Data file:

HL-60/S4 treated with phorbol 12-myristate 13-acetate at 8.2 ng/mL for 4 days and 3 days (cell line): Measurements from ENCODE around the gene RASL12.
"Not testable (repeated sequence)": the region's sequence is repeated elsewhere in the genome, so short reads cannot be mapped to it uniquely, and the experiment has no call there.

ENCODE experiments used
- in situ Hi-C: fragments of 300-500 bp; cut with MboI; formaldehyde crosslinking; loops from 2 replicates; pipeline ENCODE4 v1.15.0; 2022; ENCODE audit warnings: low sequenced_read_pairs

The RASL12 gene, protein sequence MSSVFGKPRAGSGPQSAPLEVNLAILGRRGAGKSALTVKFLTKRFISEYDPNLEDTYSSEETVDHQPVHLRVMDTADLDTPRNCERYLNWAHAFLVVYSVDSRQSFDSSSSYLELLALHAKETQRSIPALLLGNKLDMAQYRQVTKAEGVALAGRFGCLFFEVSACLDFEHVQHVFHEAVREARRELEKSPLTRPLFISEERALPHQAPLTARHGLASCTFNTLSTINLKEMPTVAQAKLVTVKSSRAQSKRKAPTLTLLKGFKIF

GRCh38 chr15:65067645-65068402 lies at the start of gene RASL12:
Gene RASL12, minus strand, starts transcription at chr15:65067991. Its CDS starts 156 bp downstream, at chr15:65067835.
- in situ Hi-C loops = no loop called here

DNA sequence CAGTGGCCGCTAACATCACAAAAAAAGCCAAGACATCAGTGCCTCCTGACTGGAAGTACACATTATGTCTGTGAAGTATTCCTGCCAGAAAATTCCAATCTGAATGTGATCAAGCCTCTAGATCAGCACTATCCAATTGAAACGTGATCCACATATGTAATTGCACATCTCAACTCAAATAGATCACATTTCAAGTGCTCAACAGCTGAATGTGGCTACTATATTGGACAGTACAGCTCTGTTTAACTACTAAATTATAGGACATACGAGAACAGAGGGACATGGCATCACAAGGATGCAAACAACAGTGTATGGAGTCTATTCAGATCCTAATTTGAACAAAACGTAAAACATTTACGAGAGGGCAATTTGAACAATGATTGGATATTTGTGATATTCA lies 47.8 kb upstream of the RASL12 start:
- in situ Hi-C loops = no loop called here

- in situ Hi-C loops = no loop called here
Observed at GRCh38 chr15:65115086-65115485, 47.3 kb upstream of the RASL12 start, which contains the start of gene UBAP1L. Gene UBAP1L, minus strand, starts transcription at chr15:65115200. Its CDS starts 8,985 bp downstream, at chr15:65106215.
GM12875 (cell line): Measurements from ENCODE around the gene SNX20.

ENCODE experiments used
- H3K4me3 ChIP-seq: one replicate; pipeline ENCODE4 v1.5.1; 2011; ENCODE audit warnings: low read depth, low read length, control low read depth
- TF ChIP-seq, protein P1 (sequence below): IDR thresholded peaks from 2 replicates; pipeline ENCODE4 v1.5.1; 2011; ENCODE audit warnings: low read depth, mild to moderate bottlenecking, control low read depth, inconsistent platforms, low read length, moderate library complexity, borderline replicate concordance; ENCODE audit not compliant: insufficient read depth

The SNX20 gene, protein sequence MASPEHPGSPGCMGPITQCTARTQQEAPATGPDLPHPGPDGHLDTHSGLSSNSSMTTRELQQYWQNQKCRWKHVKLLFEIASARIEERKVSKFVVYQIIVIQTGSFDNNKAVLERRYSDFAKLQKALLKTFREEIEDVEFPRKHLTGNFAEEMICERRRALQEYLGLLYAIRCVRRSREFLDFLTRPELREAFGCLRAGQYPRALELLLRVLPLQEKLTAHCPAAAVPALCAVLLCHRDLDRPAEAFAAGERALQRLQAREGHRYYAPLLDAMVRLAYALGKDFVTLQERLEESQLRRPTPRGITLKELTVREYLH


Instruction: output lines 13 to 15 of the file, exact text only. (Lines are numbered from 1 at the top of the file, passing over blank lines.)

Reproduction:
GM12875 (cell line): Measurements from ENCODE around the gene SNX20.

ENCODE experiments used
- H3K4me3 ChIP-seq: one replicate; pipeline ENCODE4 v1.5.1; 2011; ENCODE audit warnings: low read depth, low read length, control low read depth